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If you love flowers don’t miss Marché aux Fleurs Reine Elizabeth II. One of the marketers told me flowers have been sold there since 1808 and are the oldest market of any kind in Paris. I sadly missed this, but my friend told me that on Sundays it turns into an eccentric bird market, where one can purchase a fine creature of flight! Next time I visit I’ll try to go on a Sunday!

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On that note, I will bring my recommendations to a close, if you are interested in anymore please do get in touch! These are just the tip of the iceberg, but my main piece of advice is talk to the locals take their recommendations and walk, walk, walk and soak up the amazing atmosphere that is Paris!

Next stop New York, I can’t believe I’m actually saying that 🙂

 

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Me, David, and Alison on an open top bus tour of Paris

 

 

I arrived in Paris with the rest of Team BambinO and we were immediately welcomed by everyone at the Théâtre du Châtelet.  The French audiences have been amazing and with the first few shows successfully completed I can’t wait to continue the run.  It is crazy to look out across the city skyline from each of the venues and see so many iconic landmarks.

I have managed to practice speaking French and more importantly understanding replies and been happy to walk around Paris in the Spring sunshine. Here are a few photographs that I have taken for my scrapbook that I wanted to share with you all.

 

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Tim Connor, Alison Reid, David Sneddon, Stuart Semple, Lissa Lorenzo, Me, and Laura Sergeant on the balcony of our changing room at the British Consul, Paris.

 

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The set laid out ready for our performance at the Conservatoire Municipal, Les Halles, Paris

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The three pictures above are from the Flower Market on the Île de la Cité, Paris.

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Stravinsky Fountain, 2 Rue Brisemiche, near the Pompidou Centre, Paris.

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This stunning iron-work sculpture is on the wall of the building next to the Le théâtre de la Tour Eiffel, Paris.

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The view of the Eifel Tower across from the British Consul, Paris

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Basilique Sainte-Clotilde, 23B Rue las Cases, Paris

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At the bottom of the Rue des Dechargeurs as the Paris marathon passes on the Rue de Rivoli

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The Metro at Place Colette, close to the Musée du Louvre, Paris

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In the Jardin Nelson Mandela near to the Chatelet Les Halles, Paris

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Inside the In the Chatelet Les Halles, Paris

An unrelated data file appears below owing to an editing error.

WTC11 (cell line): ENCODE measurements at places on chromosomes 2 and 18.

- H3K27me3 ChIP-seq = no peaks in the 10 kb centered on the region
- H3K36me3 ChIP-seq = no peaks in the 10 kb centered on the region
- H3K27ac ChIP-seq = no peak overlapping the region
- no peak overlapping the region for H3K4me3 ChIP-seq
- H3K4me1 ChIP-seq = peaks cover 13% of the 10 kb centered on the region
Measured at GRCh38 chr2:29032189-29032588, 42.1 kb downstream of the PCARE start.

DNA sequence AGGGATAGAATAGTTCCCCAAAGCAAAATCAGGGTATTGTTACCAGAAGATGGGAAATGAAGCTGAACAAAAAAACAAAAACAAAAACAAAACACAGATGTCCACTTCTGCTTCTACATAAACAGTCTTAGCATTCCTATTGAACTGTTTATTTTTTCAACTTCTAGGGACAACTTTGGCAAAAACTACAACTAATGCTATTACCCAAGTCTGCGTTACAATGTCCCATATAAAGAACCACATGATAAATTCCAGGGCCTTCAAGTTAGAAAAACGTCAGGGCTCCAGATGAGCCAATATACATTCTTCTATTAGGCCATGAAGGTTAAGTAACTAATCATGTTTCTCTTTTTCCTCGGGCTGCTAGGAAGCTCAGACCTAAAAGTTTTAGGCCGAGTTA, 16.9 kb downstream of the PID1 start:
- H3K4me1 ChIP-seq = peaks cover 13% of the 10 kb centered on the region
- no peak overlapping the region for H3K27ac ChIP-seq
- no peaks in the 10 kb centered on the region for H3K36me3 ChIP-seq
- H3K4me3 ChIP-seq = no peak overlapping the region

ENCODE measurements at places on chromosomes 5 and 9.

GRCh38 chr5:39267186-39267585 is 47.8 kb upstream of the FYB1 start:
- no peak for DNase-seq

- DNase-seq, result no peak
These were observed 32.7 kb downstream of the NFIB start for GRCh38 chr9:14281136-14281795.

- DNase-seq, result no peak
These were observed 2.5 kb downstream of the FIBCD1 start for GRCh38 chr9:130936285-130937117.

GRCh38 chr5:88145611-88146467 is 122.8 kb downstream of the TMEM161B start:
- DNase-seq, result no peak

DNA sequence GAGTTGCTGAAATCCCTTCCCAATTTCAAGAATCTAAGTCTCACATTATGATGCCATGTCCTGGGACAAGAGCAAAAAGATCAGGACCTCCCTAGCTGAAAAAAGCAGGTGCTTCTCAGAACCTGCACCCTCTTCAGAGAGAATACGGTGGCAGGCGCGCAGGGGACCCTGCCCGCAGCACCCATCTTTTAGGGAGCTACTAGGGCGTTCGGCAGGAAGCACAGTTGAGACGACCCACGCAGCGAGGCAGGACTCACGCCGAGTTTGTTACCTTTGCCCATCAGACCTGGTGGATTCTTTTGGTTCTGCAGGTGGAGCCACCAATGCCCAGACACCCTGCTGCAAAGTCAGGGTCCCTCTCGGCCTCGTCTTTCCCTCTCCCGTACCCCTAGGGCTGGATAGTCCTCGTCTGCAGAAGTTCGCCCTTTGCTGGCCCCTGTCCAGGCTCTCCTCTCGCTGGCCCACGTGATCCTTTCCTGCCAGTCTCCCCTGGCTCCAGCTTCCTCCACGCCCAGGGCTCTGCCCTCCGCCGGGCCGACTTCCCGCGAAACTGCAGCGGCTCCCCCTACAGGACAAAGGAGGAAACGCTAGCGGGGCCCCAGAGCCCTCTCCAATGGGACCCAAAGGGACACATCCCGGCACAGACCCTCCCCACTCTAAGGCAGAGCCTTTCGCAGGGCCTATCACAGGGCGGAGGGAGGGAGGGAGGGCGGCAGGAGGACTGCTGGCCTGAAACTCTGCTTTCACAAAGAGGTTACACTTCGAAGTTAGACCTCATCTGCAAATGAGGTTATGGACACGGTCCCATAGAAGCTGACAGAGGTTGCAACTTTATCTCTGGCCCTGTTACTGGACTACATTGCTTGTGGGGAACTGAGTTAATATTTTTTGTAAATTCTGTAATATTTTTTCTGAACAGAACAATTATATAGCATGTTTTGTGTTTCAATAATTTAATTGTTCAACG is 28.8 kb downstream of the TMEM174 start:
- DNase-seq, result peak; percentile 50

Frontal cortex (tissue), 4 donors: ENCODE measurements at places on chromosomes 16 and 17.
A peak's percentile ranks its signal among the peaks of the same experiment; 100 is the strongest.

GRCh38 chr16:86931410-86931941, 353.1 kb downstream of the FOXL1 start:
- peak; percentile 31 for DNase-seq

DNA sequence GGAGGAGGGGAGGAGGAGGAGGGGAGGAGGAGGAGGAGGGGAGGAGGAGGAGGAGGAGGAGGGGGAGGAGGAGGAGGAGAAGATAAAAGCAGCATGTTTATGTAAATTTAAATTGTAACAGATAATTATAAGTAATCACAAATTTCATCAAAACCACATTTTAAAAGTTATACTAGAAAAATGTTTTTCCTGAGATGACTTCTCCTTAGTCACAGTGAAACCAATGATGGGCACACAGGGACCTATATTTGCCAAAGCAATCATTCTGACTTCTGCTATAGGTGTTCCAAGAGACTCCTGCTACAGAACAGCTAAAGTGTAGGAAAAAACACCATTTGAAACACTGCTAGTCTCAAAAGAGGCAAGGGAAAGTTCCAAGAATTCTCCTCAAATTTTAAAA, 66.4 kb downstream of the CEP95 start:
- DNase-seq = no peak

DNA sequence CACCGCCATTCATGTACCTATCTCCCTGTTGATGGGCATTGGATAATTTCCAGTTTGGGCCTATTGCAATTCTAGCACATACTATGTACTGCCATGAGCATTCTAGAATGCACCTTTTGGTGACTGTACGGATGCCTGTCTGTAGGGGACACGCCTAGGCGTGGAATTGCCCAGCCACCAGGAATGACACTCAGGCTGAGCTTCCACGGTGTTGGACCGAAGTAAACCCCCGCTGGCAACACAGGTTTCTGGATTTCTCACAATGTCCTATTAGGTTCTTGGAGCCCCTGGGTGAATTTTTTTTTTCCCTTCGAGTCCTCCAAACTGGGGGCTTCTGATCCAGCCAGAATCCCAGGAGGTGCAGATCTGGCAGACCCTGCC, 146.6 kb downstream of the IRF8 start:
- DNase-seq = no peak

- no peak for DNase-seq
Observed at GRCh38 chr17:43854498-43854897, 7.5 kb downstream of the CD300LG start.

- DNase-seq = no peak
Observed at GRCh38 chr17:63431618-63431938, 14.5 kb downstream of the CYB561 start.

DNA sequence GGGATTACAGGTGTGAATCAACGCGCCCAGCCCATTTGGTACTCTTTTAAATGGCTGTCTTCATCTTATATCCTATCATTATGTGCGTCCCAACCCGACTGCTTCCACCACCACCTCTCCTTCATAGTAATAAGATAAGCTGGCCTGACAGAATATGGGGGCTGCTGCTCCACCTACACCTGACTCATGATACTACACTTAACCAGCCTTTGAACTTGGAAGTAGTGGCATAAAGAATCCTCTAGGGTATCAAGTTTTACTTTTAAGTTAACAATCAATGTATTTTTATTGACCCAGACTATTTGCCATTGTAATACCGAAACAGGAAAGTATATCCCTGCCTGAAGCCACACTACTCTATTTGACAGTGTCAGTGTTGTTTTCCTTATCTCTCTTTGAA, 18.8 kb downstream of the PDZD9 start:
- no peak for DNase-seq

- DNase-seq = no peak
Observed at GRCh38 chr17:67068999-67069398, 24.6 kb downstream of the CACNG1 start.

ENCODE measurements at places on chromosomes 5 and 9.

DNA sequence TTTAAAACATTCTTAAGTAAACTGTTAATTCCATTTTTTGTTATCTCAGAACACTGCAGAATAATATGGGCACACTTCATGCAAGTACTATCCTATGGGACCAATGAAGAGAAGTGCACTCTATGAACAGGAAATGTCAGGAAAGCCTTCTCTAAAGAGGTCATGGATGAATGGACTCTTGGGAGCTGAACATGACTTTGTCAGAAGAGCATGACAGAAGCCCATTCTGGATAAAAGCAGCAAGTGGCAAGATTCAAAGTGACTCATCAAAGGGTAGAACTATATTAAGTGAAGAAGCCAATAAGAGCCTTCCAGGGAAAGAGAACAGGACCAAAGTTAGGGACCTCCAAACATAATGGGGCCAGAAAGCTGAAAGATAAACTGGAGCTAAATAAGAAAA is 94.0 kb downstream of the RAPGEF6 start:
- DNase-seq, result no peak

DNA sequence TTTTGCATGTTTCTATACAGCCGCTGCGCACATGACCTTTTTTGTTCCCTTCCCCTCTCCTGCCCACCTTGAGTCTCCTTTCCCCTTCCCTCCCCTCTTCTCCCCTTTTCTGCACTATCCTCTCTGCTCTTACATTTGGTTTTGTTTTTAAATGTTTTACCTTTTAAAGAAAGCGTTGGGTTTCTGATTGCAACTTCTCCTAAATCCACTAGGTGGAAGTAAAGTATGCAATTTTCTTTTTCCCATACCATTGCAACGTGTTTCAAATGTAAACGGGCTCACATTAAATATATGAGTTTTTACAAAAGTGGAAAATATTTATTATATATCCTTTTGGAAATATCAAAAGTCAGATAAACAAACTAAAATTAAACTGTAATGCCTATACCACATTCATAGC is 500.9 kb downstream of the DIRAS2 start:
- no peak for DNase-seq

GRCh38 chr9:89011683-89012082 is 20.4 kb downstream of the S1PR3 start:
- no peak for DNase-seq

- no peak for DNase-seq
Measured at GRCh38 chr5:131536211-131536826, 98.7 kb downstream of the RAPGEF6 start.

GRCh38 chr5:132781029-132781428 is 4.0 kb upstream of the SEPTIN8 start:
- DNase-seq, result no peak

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Inside Galeries Lafayette,Paris.

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The view from the roof of the Galeries Lafayette Paris

BambinO Takes Flight

March 25, 2018 — 66 Comments

Bonjour Paris text with tower eiffel and bicycle. Romantic postcAs the Easter Holidays approach, I have some great news to share with you all, I have been asked by Scottish Opera and Improbable to join my friends Tim Connor, Stuart Semple and Laura Sergeant to perform ‘BambinO’ in Paris for the Théâtre du Châtelet this April.

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Back Row: Laura Sergeant & Stuart Semple Front Row: Me & Timothy Connor

But before leaving London I had to make sure that I returned all the books that I borrowed from the RCM library for my recent project ‘Women In Music’, my backpack was a lot lighter on the way home 🙂

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I arrived back in Glasgow late on Thursday night and it was great to team up with my friends again on Friday morning for rehearsals to refresh the show for the French audiences.  It is amazing to see how this wonderful mini-opera, written by Lliam Paterson and directed by Phelim McDermott, has progressed since we first got together back in December 2016.  I can remember seeing the set and the costumes for the first time, designed by Emma & Giuseppe Belli, trying to visualise how the babies would respond to their imaginative use of props and move around the fabulous space created for each performance.

Following our performances in Manchester, Edinburgh, and Glasgow last year I can’t believe that we will now get the opportunity to perform in several venues around Paris organised by the Théâtre du Châtelet, who have embraced the idea of making this production accessible to a wider audience.    We will start the tour on 6th April performing twice a day in various locations until the 11th April.  On the 13th April through to the 20th April, we will perform twice daily at Cent Quatre.  The shows are free for babies with a small charge of four euros for each accompanying adult.